Dear Mr. Dad: My mother-in-law has an opinion on every conceivable parenting topic. The problem is that those opinions are usually unwelcome and unhelpful. Besides that, every time she’s at my house, she insists on telling me (and my wife when she’s there) how we should raise our children. What can I do before I snap?
A: I know this is going to hurt, but try to think about things from her perspective. Like every other human being, your mother-in-law has a wide variety of life experiences. But does she have any reason to feel that her advice is better than anyone else’s? If, for example, she is or was a child psychologist or a professional in another parenting-related field, she may feel that her training and experience make her advice especially unique and important.
However, in your question, you mention that she “has an opinion on every conceivable parenting topic.” Regardless of her training and experience, the odds are pretty small that she’s an expert in all of them.
Unfortunately for her, the fact that she successfully raised at least one child (you wouldn’t have married her daughter if you didn’t think she was pretty terrific, right?) doesn’t necessarily give her any special status. But it does mean she has more experience than you do and it’s likely that at least some of her input is worthwhile.
Okay. Now what?
Your number one goal should be to avoid as much conflict as possible. So keeping a cool head and thinking through strategies is key to successfully navigating this issue.
One approach is to completely disregard her advice. All of it. What would she do then? If you ignore her pearls of wisdom long enough, she may eventually get the message and stop. But it could be a while. There’s also a chance that she could take your ignoring as a challenge and get even more aggressive with those faux pearls. It’s super important that you know what kind of person she is. Some people take hints well, others are looking for any excuse to fight.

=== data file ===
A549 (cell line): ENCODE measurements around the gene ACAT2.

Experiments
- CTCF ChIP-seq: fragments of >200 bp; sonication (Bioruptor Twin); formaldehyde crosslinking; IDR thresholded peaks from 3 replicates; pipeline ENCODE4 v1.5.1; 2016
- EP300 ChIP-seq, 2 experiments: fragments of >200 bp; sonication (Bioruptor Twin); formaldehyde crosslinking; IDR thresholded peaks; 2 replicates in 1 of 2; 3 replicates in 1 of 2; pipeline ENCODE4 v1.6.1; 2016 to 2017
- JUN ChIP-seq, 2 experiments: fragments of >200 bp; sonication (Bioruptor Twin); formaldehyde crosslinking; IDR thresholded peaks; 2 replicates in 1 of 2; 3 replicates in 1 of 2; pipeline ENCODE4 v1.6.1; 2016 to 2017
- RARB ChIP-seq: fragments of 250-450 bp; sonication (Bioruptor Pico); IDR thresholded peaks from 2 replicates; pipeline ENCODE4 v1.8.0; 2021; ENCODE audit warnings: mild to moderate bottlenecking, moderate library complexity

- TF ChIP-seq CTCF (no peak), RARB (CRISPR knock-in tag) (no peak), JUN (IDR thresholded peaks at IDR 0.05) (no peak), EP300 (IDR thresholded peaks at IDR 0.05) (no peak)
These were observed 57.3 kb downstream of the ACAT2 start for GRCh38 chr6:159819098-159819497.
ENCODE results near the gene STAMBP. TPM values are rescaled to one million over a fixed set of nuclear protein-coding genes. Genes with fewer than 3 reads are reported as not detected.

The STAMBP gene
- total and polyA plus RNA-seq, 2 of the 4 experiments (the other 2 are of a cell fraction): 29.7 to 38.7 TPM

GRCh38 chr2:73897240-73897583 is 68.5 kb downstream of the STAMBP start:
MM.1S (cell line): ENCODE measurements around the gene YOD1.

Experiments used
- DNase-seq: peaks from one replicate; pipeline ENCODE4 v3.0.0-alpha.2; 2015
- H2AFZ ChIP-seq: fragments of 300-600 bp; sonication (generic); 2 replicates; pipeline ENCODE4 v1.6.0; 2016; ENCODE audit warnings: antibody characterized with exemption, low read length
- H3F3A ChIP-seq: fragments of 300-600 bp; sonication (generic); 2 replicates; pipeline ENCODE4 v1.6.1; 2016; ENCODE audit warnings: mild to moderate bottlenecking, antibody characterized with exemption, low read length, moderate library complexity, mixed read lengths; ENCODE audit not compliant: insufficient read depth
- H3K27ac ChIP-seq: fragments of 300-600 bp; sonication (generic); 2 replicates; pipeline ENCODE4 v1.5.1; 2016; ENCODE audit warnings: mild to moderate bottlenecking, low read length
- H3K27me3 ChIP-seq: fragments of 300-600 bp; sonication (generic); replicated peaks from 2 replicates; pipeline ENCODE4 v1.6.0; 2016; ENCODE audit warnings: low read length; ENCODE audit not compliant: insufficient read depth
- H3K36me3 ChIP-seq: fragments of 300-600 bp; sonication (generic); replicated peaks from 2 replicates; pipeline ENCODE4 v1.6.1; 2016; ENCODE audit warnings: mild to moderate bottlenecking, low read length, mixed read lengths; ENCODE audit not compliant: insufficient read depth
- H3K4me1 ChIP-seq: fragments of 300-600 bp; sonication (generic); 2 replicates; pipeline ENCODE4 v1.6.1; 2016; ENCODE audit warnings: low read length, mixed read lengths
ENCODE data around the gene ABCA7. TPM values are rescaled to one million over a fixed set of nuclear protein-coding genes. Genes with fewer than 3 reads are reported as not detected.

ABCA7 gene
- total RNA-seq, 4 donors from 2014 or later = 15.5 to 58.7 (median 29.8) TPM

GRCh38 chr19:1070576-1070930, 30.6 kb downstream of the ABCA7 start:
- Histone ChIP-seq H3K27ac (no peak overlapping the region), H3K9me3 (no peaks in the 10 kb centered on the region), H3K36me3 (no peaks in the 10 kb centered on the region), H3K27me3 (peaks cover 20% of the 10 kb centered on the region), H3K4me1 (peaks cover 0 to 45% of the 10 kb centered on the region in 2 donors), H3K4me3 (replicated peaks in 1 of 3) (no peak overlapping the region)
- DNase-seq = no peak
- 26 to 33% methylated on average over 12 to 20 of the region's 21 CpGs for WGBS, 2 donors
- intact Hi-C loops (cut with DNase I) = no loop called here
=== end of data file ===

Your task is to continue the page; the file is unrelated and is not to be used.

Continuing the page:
Another approach is to sit down with your mother-in-law and have a (hopefully) calm conversation. Are there certain categories of advice you’re interested in hearing? Some you don’t ever want to hear at all? If mom-in-law is a reasonable person, she may have no idea that she’s causing you so much grief and she may change her ways immediately. In all fairness, some of her behavior isn’t really her fault. Society has done all of us a great disservice by encouraging people from older generations (mothers-in-law aren’t the only ones who annoy) to behave in potentially inappropriate ways by giving them a green light to stick their noses in anytime they want to.
Two other very important issues: One is your children. Having a relationship with a grandparent—especially one who obviously lives close by—is wonderful for kids. So in the interests of supporting that relationship, you might want to take enough of grandma’s advice to keep her feeling valued—even if she’s driving you nuts.
The second is your wife. How is she responding to all of her mother’s advice? If your wife isn’t willing to support you, or she thinks mom is brilliant and wants to follow her every word, you could be in for a rough ride. In this situation, you may need to work extra hard to ensure that your vote is being counted. Two of the most important pieces of parenting advice apply here too: Think before you speak and Choose your battles.